The Selection of Traits – Can Evolution Hit a Small Target?

Darwinism and the 20th century Modern Synthesis placed considerable emphasis on gradualism — the descent of species by slow, constant, often laborious modification. It’s an idea that’s been sold so well and so often that most media representations– and even many academic ones!– still portray evolution in this plodding, turtle-like manner.

But with the 1970s and Eldredge and Gould’s publication of their theory of Punctuated Equilibria (PE), evolutionary biologists began to view speciation as an infrequent occurrence, happening moreso during times of environmental upheaval but ultimately bookended by long periods of species stasis with only minor morphological fluctuations around a mean. In essence, the fossil record suggests that speciation is not like the slow, plodding tortoise– it is more like the hare, with long lazy naps in between short speedy dashes.

From Aesop’s fable, “The Hare and the Tortoise.” The race is not always to the swift. But evolution is best not viewed as a race.

As part of my reading regimen during this extended time of COVID19 quarantine, I’ve been reading Ian Tattersall’s book, The Strange Case of the Rickety Cossack, which I recommend to anyone interested not only in human evolution but just evolutionary biology in general as he touches on a variety of major themes.

One of those ideas struck me in particular, explained by Tattersall in the following quote from the book:

Any feature you might want to follow in the fossil record is deeply embedded in a complex and autonomously functional organism that has to survive and compete in a multidimensional environment. Rarely will the fate of that organism depend entirely on the particular trait you’re interested in. What is more, the nature of heredity is such that every single gene plays a large variety of roles in the development of an organism, meaning that in most cases selection pressures cannot favor one particular aspect of a gene’s activity without also adventitiously affecting its other functions. And this integration of the genome brings us abruptly back to the fact that the target of natural selection is not any specific feature, but rather the survival and reproductive success of the entire organism. Natural selection– which is, after all, no more than differential reproduction– simply cannot single out particular traits to favor. It can only vote up or down on the whole package. You succeed or you fail in the reproductive stakes as the sum total of everything you are. … The bottom line is simple: individuals are such complex genomic and physical packages that within-population processes will rarely if ever be about optimization in specific features (pp. 107-108).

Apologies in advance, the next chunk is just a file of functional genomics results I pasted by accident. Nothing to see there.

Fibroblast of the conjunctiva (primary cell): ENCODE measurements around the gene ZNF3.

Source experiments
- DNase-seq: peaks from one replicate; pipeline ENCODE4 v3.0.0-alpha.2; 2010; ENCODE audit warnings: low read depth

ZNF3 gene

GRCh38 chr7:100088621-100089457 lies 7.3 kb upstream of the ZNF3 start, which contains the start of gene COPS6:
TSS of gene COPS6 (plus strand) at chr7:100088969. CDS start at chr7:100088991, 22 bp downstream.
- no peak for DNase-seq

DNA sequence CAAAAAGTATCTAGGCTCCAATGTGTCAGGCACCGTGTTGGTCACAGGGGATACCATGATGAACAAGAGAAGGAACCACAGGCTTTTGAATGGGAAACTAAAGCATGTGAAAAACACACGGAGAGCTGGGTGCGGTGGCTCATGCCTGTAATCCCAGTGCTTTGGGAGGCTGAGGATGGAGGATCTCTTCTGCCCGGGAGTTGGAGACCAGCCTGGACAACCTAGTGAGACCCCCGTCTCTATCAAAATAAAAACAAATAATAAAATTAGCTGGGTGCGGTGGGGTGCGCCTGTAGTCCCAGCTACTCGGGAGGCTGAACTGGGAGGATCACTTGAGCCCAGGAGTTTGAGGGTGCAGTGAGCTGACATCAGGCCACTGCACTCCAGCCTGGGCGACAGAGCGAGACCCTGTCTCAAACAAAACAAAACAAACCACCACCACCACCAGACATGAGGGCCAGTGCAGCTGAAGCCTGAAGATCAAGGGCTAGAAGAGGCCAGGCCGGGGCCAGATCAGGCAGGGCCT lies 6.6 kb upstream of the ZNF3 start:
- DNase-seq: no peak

As many readers of this blog are probably already familiar, my background is not evolutionary biology or paleontology. Instead, I was originally trained in anatomy and neurobiology, with further emphasis on developmental biology and genetics. The vast majority of my work, to date, concerns the human condition.

As such, I’ve had the opportunity to study many rare genetic diseases that involve not only neurodevelopmental issues like autism and intellectual disability, but which are often accompanied by a host of other congenital anomalies [1]. Many of the genes associated with these conditions tend to be involved in developmental regulation (essentially, controlling the timing of developmental events). What’s more, most of the conditions I’ve studied are quite severe, in large part because they are often the result of some major loss-of-function mutation events, be they large copy number deletions that have wiped out entire genes or groups of neighboring genes, or even unlucky point mutations that result in premature stop codons and, essentially, truncated non-functional proteins.